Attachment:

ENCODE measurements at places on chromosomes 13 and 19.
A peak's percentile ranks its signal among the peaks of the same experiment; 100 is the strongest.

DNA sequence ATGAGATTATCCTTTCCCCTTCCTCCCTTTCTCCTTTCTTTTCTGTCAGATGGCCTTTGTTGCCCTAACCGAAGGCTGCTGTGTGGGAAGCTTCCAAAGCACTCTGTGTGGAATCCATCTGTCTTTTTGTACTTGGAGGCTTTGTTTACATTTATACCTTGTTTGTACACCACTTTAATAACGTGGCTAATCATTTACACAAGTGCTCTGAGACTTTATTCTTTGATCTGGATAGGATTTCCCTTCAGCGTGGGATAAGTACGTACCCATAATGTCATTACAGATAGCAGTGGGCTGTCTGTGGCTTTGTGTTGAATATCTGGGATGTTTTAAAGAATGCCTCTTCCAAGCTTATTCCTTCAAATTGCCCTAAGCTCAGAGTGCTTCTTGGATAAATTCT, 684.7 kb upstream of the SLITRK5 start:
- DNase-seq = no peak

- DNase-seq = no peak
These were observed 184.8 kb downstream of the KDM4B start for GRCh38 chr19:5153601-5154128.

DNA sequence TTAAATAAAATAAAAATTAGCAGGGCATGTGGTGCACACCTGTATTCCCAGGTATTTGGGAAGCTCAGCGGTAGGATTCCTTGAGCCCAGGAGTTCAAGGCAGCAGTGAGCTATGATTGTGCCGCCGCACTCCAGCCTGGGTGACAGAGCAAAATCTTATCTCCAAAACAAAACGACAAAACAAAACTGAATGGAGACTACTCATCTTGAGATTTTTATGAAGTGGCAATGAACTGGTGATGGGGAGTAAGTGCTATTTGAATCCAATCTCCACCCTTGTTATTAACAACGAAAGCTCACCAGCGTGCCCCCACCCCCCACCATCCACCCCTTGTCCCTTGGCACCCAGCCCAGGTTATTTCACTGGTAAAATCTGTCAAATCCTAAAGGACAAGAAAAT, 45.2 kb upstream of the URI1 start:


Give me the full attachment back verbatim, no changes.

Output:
ENCODE measurements at places on chromosomes 13 and 19.
A peak's percentile ranks its signal among the peaks of the same experiment; 100 is the strongest.

DNA sequence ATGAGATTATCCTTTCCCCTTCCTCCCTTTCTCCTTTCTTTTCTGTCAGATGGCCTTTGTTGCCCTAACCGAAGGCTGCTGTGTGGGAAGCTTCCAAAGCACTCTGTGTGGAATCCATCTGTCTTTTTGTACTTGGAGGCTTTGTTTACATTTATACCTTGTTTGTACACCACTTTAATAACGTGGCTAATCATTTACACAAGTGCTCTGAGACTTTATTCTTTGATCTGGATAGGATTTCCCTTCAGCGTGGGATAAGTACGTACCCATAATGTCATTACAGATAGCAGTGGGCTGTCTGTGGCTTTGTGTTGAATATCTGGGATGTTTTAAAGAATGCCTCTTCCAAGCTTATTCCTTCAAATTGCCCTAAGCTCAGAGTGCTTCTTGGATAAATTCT, 684.7 kb upstream of the SLITRK5 start:
- DNase-seq = no peak

- DNase-seq = no peak
These were observed 184.8 kb downstream of the KDM4B start for GRCh38 chr19:5153601-5154128.

DNA sequence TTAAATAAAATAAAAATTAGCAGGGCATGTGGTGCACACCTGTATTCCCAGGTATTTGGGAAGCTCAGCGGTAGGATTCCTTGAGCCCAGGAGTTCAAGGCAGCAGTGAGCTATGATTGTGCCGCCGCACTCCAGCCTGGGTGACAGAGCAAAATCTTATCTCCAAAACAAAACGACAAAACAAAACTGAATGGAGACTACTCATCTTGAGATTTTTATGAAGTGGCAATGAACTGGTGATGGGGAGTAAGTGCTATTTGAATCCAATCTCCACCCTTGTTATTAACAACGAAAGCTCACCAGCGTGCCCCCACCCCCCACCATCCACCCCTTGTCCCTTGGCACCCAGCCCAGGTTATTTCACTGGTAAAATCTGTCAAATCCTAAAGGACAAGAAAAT, 45.2 kb upstream of the URI1 start: